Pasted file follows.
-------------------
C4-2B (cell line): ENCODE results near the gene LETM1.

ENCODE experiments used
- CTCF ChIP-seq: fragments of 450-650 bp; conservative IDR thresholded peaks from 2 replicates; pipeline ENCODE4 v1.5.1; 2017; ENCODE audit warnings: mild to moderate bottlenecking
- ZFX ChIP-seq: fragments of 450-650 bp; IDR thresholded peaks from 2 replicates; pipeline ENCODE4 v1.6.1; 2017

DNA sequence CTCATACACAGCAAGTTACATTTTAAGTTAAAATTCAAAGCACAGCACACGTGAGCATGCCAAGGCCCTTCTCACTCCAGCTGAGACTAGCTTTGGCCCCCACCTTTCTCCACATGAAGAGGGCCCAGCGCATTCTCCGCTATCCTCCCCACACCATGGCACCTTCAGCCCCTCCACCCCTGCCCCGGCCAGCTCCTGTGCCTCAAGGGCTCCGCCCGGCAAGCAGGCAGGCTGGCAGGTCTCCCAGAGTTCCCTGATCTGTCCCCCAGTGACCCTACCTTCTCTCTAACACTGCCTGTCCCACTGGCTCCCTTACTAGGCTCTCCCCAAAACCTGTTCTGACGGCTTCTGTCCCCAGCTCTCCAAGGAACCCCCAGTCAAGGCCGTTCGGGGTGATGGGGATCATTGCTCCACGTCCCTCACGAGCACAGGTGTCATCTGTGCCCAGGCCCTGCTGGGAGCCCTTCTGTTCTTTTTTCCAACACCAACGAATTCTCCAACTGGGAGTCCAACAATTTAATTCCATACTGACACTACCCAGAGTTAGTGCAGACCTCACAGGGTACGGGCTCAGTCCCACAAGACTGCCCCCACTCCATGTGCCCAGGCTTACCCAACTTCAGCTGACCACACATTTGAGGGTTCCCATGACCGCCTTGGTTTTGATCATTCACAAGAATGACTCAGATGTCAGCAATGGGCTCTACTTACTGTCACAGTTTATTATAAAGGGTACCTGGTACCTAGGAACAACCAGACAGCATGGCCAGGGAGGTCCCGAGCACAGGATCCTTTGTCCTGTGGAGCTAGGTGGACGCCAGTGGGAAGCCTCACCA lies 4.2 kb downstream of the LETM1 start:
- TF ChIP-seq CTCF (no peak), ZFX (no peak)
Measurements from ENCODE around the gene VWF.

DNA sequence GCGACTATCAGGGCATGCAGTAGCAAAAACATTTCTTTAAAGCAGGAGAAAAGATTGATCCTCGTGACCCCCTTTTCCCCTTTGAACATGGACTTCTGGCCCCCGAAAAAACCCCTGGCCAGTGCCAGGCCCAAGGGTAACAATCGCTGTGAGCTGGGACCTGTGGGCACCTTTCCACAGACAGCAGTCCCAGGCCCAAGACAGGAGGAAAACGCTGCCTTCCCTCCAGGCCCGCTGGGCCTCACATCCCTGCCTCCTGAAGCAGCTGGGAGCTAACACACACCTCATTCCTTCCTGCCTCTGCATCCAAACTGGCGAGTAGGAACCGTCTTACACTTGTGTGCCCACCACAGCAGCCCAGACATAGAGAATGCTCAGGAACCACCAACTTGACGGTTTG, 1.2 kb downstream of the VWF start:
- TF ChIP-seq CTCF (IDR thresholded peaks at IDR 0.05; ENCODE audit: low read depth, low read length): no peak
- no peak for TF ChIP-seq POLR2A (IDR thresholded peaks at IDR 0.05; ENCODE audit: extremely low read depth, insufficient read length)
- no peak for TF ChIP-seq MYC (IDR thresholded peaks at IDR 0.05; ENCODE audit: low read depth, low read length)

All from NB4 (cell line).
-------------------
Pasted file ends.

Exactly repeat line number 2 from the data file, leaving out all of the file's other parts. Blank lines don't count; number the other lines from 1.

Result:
ENCODE experiments used